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You are here : AllRefer.com > Health > Diseases & Conditions > Duchenne muscular dystrophy : Pictures & Images

Duchenne muscular dystrophy

Alternate Names : Pseudohypertrophic muscular dystrophy, Muscular dystrophy - Duchenne type


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X-linked recessive genetic defects - how boys are affected
X-linked recessive genetic defects - how boys are affected

There are several X-linked (or sex-linked) recessive genetic disorders, (hemophilia, muscular dystrophy) which are inherited through a genetic defect on an X chromosome. A female has 2 X chromosomes, one she inherited from her mother and one she got from her father. A male has an X chromosome from his mother and a Y chromosome from his father. Since male offspring receive their X chromosome from their mothers, the inheritance of a defect attached to that one copy of the X will cause the disorder.

X-linked recessive genetic defects - how girls are affected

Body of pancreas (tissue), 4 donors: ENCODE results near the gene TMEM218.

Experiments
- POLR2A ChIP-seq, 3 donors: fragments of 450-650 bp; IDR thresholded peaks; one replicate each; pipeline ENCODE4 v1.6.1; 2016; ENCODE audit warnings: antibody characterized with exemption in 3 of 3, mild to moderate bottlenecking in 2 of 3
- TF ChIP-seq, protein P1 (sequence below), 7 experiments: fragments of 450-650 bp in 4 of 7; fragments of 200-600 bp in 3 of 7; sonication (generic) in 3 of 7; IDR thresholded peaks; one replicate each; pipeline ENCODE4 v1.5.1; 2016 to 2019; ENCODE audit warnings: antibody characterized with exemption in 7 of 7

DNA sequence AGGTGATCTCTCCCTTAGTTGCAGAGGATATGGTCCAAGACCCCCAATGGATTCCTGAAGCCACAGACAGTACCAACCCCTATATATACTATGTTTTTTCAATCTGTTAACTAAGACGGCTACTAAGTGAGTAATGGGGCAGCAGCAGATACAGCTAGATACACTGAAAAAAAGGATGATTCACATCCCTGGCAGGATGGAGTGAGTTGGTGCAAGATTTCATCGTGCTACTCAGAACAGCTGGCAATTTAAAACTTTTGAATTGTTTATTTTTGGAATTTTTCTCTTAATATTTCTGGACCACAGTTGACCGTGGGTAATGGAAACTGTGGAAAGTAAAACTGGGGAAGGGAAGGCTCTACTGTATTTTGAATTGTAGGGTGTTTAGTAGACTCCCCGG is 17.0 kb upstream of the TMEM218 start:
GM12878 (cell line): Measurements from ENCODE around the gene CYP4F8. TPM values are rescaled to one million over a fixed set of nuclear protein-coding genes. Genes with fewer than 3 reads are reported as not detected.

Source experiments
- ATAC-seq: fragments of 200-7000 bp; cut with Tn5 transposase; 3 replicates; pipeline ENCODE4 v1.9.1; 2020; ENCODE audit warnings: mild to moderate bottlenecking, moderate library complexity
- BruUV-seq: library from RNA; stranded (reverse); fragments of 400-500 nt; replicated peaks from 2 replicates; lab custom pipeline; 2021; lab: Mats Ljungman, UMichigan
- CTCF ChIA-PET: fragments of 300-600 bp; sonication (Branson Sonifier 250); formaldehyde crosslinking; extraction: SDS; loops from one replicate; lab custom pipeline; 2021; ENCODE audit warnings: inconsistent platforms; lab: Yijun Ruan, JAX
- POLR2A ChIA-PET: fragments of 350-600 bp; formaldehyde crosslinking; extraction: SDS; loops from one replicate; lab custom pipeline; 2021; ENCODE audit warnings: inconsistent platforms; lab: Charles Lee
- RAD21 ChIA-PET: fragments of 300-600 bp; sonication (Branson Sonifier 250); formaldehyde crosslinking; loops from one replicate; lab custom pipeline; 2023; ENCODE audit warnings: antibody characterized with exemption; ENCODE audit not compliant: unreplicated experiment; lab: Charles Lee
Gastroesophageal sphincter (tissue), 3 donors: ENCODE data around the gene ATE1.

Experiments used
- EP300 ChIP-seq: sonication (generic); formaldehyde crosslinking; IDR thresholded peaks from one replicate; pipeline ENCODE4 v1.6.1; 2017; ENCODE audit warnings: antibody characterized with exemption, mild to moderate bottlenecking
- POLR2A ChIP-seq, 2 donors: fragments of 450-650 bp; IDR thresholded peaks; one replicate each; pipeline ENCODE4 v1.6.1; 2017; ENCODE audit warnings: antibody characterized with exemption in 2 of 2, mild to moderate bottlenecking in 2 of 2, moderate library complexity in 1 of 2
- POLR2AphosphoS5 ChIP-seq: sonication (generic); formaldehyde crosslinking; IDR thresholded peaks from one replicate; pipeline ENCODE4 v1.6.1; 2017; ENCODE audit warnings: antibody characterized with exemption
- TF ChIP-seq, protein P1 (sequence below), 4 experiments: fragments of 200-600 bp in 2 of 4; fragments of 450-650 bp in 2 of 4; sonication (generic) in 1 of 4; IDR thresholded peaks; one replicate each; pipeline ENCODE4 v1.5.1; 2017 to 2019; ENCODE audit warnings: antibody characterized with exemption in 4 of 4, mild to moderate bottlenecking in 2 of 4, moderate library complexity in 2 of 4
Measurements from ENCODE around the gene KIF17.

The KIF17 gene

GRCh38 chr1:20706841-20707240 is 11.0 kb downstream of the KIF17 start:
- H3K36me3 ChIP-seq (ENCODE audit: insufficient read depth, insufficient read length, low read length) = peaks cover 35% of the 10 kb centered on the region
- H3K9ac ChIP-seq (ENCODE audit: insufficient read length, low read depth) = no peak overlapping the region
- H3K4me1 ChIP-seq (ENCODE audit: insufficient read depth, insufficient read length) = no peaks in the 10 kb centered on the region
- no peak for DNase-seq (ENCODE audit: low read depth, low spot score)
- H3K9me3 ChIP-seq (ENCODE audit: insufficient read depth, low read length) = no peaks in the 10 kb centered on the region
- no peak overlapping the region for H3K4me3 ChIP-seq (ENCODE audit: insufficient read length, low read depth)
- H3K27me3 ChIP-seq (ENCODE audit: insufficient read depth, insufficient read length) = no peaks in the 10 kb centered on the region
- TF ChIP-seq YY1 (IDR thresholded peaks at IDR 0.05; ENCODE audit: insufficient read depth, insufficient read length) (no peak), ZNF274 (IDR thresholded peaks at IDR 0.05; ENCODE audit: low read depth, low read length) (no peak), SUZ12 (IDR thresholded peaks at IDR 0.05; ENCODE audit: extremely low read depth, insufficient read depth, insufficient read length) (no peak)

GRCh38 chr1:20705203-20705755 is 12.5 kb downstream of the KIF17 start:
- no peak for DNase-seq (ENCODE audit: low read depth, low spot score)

X-linked recessive genetic defects - how girls are affected

There are several X-linked (or sex-linked) recessive genetic disorders, (hemophilia, muscular dystrophy) which are inherited through a genetic defect on an X chromosome. A female has 2 X chromosomes, one she inherited from her mother and one she got from her father. A male has an X chromosome from his mother and a Y chromosome from his father. Females may get the defective gene either from her mother's defective X, or, if her father has the disorder, from her father. In either case, the girl will be a carrier and will probably pass the defect to her offspring. She will not manifest the disorder the way a boy would, because she has 2 X chromosomes, and the dominant X will compensate for the defect on the recessive X. Only if a female has 2 parents with the defect on their X chromosomes will she get a milder form of the disorder.

X-linked recessive genetic defects
X-linked recessive genetic defects

There are several X-linked (or sex-linked) recessive genetic disorders, (hemophilia, muscular dystrophy) which are inherited through a genetic defect on an X chromosome. A female has 2 X chromosomes, one she inherited from her mother and one she got from her father. A male has an X chromosome from his mother and a Y chromosome from his father. If a woman has the defect on one of her X chromosomes, and the father's X chromosome is normal, there is a 25% chance for each pregnancy to produce: an unaffected girl; a girl who carries the defect; an unaffected boy; or a boy with the disorder.





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